The Journey of SILVER BROWN

The Curious Case of Elmýr Garfield

My first apartment in Toronto was literally right next door to a Buddhist temple. Every Sunday morning, I could hear the sound of the gongs coming right through my walls. Never saw the inside of that temple, though. Mostly on account of the fact that it was a Theravada sanctuary catering to the diaspora, and I don’t speak a lick of Vietnamese outside of exactly one word. But I nevertheless appreciated the vibrations of those gongs every Sunday. After spending Monday through Friday (and frequently Saturday to boot) catering to the hyper-frazzled demands of The Machine, that weekly dose of sonic medicine was a most welcome reprieve.

The day those healing vibrations stopped came when my building was sold to a new owner, and I ended up getting renovicted. The next apartment after that was something I subletted from the company I was working for at the time. I only called that place home for a mere eight months, for it was inhabited by vast insurmountable colonies of bedbugs (and fleas!) and a handful of very cranky people. One woman who lived there told me the building was haunted. She was probably right.


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I recall a foursome of geriatric men who would spend the daylight hours sitting on lounge chairs in front of the Apartment Building of the Damned, wiling away their golden years complaining loudly about things their juniors would seldom think to complain about, occasionally yelling obscenities at random passersby just for the sheer hell of it. Like a cruder version of King of the Hill. I’m not a hundred percent sure if their demeanour was merely because of the bedbug problem or something that could be chalked up to senility (it was probably a combination of the two), but this meditation on cranky old geezerhood manifested itself into what would eventually become SILVER BROWN. Its chosen guise was that of an Eccentric Mentor with a mastery of cybersorcery and certain forbidden knowledge sought out by the main characters in their quest for the Secret Ingredient.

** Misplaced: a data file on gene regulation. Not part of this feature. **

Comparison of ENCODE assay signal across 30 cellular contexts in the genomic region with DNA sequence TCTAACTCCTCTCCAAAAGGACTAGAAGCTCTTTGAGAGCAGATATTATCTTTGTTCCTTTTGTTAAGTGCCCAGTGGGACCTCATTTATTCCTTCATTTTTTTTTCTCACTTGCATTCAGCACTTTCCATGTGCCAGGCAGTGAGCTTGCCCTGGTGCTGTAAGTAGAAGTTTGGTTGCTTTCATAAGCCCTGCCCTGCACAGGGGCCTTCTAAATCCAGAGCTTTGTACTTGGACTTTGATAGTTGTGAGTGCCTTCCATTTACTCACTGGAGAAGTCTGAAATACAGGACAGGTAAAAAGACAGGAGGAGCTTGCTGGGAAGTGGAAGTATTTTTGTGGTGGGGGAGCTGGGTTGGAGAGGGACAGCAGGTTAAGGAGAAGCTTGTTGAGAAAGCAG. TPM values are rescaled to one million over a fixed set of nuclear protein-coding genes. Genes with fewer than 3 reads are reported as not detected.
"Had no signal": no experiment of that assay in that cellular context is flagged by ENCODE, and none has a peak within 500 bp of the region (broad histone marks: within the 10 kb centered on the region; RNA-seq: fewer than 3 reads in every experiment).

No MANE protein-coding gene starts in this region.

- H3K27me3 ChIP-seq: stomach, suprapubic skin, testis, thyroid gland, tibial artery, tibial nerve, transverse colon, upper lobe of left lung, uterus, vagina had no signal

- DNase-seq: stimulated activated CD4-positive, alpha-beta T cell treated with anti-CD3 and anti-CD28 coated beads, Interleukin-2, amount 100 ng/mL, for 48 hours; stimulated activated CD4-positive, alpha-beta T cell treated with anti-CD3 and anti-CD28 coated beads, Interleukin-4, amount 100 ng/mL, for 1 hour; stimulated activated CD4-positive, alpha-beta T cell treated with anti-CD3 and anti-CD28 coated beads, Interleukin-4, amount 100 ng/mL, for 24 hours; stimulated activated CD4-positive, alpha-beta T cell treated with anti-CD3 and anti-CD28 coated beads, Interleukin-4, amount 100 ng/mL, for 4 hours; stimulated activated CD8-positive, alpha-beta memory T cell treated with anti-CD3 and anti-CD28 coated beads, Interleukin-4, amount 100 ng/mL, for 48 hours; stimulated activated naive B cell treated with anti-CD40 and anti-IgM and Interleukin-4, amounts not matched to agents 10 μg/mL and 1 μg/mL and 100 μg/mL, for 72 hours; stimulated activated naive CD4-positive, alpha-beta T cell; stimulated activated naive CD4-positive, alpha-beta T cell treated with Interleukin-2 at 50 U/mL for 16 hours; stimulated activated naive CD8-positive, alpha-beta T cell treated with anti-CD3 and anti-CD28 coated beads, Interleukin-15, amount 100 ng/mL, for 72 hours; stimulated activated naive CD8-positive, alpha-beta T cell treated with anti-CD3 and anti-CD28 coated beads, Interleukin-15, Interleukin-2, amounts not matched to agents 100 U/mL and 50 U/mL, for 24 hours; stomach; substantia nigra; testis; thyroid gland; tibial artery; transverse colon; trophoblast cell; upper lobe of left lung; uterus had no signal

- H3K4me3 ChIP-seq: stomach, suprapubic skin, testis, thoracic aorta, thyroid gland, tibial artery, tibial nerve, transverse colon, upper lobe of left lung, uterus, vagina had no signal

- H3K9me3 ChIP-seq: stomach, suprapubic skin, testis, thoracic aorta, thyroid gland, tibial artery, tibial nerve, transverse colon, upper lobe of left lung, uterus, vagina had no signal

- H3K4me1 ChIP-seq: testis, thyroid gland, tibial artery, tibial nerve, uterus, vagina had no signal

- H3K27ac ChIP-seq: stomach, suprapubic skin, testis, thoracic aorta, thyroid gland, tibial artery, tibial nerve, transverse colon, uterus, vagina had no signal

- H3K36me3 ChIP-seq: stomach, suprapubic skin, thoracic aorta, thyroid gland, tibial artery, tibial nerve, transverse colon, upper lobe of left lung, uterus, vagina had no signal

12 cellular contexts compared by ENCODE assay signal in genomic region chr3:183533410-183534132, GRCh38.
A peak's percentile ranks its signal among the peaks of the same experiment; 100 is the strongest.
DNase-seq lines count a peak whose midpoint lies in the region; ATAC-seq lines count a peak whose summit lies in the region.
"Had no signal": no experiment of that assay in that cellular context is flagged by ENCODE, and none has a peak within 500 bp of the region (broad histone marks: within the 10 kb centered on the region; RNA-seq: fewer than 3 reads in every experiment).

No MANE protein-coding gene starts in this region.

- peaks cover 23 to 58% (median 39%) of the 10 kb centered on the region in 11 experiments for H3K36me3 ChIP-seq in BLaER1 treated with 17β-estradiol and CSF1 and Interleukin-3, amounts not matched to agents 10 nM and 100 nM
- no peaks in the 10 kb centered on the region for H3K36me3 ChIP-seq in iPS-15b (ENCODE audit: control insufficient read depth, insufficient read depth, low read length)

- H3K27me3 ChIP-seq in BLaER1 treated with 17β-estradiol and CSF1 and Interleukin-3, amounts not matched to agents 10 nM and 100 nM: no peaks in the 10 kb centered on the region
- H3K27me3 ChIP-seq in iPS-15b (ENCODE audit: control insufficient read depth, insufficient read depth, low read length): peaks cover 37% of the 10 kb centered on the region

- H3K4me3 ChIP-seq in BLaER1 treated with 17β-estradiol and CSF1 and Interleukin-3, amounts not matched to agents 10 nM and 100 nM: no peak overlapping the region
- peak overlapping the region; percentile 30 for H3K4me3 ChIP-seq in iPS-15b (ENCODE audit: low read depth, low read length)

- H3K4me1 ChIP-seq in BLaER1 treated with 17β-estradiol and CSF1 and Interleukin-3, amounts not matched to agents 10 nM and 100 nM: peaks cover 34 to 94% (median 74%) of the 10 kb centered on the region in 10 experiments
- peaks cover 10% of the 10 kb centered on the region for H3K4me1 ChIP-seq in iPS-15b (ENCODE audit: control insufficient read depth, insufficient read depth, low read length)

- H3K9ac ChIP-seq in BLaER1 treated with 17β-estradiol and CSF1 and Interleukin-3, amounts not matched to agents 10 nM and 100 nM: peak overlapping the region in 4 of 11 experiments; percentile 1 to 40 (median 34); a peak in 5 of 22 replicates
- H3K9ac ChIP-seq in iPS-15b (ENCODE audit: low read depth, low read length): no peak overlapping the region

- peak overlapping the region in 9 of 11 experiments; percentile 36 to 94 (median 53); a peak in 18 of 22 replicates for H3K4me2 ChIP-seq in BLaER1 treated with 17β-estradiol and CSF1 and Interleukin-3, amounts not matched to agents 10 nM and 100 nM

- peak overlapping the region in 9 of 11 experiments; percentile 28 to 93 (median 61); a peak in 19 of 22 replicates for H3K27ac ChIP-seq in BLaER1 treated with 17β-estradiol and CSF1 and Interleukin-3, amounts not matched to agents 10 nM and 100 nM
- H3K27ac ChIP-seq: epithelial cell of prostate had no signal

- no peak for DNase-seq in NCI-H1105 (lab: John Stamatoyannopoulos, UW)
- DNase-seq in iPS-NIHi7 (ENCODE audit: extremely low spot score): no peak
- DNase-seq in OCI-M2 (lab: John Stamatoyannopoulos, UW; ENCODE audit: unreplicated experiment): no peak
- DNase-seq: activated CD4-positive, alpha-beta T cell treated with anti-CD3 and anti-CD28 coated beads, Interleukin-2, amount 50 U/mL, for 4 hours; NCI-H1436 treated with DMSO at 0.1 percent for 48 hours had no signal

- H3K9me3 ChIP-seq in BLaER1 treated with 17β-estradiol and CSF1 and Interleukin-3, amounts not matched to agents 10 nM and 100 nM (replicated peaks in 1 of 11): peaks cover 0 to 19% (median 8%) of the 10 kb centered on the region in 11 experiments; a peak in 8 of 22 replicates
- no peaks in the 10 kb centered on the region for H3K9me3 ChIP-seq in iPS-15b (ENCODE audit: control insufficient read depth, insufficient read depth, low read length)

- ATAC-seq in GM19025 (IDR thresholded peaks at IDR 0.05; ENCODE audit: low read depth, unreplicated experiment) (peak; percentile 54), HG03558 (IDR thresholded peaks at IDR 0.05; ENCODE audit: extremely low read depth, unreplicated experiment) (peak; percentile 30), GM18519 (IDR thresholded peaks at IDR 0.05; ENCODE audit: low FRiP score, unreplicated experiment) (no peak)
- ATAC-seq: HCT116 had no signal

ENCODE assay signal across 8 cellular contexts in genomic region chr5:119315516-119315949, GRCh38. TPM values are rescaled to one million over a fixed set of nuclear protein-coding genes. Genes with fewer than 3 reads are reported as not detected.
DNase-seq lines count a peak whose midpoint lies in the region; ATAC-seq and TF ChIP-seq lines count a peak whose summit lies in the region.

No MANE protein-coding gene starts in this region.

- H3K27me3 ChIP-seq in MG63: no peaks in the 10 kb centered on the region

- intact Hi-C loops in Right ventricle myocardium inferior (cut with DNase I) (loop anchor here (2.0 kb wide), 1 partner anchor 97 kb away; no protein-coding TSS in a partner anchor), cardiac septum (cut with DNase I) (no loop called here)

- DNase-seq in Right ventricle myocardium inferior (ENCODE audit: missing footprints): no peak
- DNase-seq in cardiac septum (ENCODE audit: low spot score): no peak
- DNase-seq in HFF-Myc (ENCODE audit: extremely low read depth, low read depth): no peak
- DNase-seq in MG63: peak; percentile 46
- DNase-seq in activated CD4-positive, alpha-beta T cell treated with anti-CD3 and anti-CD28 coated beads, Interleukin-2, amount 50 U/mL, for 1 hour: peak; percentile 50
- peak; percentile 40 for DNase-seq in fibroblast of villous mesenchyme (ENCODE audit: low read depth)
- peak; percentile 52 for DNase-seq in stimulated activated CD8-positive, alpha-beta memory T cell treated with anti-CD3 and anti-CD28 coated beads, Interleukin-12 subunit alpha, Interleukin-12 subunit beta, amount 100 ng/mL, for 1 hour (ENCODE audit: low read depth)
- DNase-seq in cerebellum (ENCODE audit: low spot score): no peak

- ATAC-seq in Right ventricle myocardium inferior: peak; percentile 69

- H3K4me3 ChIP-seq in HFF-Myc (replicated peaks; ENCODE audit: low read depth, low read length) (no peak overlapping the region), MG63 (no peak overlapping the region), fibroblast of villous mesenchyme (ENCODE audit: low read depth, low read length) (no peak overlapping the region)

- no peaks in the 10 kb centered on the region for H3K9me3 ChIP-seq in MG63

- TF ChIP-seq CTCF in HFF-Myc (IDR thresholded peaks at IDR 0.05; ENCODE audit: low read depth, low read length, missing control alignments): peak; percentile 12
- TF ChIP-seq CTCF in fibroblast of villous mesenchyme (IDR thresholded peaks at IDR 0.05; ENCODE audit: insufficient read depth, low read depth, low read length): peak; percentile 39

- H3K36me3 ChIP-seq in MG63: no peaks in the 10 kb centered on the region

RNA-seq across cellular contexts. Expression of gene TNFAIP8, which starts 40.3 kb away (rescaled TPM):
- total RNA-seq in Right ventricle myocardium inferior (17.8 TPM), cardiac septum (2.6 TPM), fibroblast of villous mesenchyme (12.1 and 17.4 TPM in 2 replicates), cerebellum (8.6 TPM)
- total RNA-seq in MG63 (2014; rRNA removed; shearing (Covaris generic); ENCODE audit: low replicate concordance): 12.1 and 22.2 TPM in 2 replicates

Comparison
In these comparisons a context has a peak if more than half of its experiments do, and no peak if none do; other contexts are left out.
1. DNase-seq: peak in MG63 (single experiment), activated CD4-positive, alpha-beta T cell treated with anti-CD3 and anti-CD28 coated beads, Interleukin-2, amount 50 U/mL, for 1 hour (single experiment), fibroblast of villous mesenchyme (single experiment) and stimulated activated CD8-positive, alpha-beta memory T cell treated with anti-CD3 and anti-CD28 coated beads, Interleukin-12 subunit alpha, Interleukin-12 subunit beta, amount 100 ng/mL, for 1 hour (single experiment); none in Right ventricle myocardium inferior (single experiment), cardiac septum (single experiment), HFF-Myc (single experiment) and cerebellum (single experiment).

The warlock Elmýr Garfield was a cursed character from the very beginning, but after several rewrites his curses have only multiplied. In the second or third draft I introduced the idea that the story starts off with him being dead, necessitating a cybermagickal trip to the netherworlds of the Environment to retrieve his innate isness and bring it back to the Sea of Joy to reboot it. Yet he is not so much reanimated as he is reborn. The audience is first introduced to him as a seventy-five-year-old man in the body of a seventy-five-second-old infant. An allusion to old stories of Gautama Buddha that told of him walking and talking on the day he was born. Or to Baby Herman from Who Framed Roger Rabbit. Either one works. Take your pick.